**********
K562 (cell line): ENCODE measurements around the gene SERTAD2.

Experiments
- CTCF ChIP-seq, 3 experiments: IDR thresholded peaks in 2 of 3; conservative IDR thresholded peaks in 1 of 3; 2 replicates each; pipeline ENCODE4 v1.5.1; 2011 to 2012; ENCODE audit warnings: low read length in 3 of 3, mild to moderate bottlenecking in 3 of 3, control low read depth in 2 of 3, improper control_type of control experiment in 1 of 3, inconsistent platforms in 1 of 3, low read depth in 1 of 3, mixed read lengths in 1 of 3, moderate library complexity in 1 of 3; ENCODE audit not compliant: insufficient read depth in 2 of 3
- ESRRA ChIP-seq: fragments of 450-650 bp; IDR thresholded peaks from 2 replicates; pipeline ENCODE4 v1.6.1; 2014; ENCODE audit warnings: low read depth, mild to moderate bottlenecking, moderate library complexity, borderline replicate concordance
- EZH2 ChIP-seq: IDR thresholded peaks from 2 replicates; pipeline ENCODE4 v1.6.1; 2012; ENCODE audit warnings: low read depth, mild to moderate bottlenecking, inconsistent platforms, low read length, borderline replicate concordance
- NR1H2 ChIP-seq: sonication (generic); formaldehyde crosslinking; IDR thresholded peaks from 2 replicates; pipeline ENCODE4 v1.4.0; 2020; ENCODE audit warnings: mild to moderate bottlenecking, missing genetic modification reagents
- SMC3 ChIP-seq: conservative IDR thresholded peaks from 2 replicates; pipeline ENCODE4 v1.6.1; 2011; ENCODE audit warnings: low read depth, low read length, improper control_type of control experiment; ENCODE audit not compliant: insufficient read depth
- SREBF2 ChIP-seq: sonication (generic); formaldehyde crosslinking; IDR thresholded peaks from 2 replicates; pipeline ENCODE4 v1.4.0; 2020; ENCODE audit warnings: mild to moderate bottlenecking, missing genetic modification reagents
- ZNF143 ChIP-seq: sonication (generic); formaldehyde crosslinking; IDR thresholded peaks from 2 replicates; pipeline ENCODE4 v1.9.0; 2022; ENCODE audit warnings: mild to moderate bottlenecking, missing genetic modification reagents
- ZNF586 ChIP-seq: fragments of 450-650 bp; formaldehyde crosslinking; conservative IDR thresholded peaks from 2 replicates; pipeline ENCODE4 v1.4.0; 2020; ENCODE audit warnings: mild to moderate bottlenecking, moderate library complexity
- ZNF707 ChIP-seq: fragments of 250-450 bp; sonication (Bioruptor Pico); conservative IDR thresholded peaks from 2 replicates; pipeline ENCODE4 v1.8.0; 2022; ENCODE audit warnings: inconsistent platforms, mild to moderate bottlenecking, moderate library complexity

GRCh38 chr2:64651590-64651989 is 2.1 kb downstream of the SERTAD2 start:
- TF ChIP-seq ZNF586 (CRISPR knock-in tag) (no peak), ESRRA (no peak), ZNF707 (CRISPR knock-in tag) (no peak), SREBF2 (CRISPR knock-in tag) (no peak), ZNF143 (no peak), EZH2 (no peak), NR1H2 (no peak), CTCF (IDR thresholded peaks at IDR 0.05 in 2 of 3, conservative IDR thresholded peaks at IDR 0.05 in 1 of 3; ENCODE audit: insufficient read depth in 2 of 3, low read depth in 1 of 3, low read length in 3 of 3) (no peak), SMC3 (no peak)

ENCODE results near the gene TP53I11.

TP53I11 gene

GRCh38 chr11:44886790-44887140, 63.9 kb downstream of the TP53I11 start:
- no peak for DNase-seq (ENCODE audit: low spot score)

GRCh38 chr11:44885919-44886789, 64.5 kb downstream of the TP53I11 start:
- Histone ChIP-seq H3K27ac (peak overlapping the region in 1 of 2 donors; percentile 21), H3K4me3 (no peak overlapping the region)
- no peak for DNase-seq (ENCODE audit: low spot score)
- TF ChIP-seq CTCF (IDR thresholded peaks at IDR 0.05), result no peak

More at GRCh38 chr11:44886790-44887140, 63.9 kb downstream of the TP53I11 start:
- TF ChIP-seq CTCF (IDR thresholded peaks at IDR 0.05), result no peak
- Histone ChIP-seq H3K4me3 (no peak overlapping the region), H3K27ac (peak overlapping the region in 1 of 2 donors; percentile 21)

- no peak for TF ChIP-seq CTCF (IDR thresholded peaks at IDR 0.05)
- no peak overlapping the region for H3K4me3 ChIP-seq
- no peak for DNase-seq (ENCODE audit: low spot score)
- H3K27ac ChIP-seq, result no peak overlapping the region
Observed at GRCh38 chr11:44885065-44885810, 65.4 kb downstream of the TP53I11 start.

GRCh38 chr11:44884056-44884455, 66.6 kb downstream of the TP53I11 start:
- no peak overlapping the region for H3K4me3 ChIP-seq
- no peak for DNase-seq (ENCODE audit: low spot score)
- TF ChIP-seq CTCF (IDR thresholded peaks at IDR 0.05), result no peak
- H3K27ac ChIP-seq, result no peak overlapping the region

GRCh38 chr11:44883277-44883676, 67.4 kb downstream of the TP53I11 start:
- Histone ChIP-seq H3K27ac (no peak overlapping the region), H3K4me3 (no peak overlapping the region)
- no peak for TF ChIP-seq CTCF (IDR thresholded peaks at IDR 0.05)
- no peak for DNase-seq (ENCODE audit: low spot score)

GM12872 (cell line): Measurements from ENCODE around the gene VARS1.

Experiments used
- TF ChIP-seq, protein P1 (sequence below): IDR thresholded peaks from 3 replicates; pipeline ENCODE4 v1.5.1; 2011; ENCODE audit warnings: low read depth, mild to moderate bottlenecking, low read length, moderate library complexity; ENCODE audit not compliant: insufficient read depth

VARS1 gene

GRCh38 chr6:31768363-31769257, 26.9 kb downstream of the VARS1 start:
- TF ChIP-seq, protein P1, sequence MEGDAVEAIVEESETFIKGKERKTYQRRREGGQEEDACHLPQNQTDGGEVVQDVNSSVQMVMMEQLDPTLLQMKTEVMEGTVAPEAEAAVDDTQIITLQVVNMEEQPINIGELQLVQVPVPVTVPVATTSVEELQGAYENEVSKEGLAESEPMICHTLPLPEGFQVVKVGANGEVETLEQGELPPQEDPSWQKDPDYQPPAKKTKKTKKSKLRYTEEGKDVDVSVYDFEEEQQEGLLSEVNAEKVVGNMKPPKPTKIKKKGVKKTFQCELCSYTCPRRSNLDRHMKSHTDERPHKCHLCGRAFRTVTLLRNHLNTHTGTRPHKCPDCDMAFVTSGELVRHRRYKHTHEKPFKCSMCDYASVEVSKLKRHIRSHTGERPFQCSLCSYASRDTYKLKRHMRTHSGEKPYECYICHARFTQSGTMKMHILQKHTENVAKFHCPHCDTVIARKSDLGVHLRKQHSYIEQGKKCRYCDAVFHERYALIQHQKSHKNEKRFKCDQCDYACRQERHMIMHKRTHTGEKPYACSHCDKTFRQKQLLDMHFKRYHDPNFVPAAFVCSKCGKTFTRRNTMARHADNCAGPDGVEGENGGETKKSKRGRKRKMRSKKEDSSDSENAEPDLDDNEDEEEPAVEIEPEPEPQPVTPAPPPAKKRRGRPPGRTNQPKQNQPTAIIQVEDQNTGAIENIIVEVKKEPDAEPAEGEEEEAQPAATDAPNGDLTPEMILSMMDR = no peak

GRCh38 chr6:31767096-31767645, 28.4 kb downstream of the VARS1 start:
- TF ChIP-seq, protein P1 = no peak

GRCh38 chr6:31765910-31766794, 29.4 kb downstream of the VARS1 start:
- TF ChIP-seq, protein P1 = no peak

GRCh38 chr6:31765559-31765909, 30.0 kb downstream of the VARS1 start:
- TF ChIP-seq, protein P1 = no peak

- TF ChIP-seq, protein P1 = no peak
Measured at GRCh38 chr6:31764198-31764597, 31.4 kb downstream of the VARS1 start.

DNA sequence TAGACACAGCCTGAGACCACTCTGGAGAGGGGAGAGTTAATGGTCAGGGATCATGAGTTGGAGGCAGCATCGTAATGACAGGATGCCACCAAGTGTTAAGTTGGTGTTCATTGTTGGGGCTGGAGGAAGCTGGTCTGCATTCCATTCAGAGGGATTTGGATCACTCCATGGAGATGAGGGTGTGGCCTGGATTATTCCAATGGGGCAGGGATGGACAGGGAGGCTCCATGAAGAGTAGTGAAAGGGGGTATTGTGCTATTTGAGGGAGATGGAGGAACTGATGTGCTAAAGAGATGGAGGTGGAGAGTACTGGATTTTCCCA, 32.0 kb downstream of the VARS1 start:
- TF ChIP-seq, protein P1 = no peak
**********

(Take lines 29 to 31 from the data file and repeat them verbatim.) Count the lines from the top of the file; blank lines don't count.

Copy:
Observed at GRCh38 chr11:44885065-44885810, 65.4 kb downstream of the TP53I11 start.

GRCh38 chr11:44884056-44884455, 66.6 kb downstream of the TP53I11 start:
- no peak overlapping the region for H3K4me3 ChIP-seq